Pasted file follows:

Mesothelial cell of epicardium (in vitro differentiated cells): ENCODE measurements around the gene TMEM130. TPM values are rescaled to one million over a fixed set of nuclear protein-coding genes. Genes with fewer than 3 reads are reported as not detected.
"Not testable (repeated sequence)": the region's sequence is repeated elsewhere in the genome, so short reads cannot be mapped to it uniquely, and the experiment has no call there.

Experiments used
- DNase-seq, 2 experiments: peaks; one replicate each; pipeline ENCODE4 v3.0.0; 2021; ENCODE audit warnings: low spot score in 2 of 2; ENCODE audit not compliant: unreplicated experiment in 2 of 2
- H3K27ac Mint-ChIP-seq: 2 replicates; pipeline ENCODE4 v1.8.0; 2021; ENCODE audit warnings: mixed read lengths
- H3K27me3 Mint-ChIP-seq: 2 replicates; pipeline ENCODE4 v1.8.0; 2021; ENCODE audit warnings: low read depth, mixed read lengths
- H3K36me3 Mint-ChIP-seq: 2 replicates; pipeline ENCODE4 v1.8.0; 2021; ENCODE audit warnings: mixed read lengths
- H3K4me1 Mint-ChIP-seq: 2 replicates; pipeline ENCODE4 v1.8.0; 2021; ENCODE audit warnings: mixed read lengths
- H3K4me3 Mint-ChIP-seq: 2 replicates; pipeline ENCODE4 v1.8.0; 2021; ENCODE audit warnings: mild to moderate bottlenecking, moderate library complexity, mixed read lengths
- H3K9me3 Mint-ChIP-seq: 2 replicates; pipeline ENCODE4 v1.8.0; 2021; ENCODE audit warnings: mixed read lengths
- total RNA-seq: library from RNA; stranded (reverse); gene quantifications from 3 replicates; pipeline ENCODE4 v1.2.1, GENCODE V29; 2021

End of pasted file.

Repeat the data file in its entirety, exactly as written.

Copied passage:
Mesothelial cell of epicardium (in vitro differentiated cells): ENCODE measurements around the gene TMEM130. TPM values are rescaled to one million over a fixed set of nuclear protein-coding genes. Genes with fewer than 3 reads are reported as not detected.
"Not testable (repeated sequence)": the region's sequence is repeated elsewhere in the genome, so short reads cannot be mapped to it uniquely, and the experiment has no call there.

Experiments used
- DNase-seq, 2 experiments: peaks; one replicate each; pipeline ENCODE4 v3.0.0; 2021; ENCODE audit warnings: low spot score in 2 of 2; ENCODE audit not compliant: unreplicated experiment in 2 of 2
- H3K27ac Mint-ChIP-seq: 2 replicates; pipeline ENCODE4 v1.8.0; 2021; ENCODE audit warnings: mixed read lengths
- H3K27me3 Mint-ChIP-seq: 2 replicates; pipeline ENCODE4 v1.8.0; 2021; ENCODE audit warnings: low read depth, mixed read lengths
- H3K36me3 Mint-ChIP-seq: 2 replicates; pipeline ENCODE4 v1.8.0; 2021; ENCODE audit warnings: mixed read lengths
- H3K4me1 Mint-ChIP-seq: 2 replicates; pipeline ENCODE4 v1.8.0; 2021; ENCODE audit warnings: mixed read lengths
- H3K4me3 Mint-ChIP-seq: 2 replicates; pipeline ENCODE4 v1.8.0; 2021; ENCODE audit warnings: mild to moderate bottlenecking, moderate library complexity, mixed read lengths
- H3K9me3 Mint-ChIP-seq: 2 replicates; pipeline ENCODE4 v1.8.0; 2021; ENCODE audit warnings: mixed read lengths
- total RNA-seq: library from RNA; stranded (reverse); gene quantifications from 3 replicates; pipeline ENCODE4 v1.2.1, GENCODE V29; 2021